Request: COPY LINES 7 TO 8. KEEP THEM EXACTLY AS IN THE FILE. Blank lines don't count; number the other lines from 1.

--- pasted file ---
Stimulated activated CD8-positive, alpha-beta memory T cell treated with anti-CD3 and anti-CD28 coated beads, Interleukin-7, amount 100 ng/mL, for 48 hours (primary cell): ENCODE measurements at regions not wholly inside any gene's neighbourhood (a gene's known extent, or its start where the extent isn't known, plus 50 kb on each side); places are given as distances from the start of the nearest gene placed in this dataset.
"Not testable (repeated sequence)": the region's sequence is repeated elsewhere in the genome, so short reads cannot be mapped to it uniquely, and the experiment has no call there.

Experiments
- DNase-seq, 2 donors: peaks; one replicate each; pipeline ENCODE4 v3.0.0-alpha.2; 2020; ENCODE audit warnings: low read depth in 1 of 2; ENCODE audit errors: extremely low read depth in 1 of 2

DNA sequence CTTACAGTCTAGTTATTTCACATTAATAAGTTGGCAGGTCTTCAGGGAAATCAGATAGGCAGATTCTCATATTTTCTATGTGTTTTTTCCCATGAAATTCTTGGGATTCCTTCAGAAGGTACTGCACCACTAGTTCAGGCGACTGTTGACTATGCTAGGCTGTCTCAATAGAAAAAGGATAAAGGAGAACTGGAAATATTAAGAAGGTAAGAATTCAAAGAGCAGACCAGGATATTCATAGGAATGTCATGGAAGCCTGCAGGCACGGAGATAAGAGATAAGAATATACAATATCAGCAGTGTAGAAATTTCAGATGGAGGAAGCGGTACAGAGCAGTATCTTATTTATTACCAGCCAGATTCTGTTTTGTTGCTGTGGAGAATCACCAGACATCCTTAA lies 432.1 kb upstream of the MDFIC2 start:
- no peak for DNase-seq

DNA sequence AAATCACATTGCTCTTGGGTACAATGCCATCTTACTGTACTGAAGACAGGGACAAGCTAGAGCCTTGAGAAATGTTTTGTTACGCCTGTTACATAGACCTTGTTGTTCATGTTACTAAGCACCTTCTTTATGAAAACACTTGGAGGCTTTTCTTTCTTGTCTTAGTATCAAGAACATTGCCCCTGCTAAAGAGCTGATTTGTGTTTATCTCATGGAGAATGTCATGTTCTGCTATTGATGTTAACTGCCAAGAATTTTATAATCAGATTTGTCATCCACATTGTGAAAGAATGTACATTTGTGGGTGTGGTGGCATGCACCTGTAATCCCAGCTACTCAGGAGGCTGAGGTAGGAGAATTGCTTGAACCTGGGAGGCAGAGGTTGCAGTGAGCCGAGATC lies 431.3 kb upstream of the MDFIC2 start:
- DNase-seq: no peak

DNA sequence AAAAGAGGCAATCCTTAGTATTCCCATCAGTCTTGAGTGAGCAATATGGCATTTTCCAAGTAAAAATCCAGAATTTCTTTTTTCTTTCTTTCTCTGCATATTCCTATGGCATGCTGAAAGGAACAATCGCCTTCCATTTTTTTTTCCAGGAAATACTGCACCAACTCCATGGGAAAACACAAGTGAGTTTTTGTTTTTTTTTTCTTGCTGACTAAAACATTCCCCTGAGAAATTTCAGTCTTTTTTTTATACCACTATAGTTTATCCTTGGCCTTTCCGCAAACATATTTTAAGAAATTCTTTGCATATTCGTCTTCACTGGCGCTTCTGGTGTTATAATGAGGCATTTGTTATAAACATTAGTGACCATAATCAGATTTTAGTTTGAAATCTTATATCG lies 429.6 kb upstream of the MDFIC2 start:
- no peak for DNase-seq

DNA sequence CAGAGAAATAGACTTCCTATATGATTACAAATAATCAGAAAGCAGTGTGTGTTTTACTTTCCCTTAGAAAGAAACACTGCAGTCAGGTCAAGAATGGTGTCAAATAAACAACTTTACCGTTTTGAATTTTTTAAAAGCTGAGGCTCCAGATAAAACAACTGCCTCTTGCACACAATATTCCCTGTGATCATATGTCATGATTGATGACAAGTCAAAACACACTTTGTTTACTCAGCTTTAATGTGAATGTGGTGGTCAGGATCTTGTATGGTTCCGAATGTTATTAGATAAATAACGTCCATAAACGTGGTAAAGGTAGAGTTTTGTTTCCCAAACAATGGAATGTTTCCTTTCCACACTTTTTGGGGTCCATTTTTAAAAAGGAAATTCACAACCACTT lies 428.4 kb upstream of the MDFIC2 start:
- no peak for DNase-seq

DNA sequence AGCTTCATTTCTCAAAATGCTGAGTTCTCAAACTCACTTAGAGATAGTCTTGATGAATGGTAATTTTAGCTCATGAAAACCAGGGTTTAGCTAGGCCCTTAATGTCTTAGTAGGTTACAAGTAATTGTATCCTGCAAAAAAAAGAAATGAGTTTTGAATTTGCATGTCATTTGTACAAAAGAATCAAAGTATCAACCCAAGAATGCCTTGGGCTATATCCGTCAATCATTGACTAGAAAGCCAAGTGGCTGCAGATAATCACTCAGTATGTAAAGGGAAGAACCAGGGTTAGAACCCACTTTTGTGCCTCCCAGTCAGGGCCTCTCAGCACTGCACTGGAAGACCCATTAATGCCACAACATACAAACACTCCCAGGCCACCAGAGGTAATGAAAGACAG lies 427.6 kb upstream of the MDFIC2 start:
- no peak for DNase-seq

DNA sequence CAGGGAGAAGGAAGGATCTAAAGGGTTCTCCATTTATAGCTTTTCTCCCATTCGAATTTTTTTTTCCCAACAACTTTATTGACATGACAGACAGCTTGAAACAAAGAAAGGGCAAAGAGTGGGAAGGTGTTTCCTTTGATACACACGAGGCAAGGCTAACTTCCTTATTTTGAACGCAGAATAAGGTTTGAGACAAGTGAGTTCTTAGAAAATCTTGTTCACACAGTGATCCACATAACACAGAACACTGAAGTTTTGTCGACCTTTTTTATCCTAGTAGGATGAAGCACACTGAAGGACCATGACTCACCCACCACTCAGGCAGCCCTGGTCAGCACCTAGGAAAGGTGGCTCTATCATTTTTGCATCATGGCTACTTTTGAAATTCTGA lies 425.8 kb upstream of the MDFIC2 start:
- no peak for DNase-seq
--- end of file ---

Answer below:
DNA sequence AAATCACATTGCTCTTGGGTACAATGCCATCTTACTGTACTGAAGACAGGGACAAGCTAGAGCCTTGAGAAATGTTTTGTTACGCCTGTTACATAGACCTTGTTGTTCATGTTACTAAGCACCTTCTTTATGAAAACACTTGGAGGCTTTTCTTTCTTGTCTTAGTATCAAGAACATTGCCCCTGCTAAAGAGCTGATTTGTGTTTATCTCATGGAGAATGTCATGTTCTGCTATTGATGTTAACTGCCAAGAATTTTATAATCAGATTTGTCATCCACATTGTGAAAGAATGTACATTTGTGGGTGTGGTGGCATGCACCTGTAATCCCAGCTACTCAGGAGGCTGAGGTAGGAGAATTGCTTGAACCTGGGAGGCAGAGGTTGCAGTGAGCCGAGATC lies 431.3 kb upstream of the MDFIC2 start:
- DNase-seq: no peak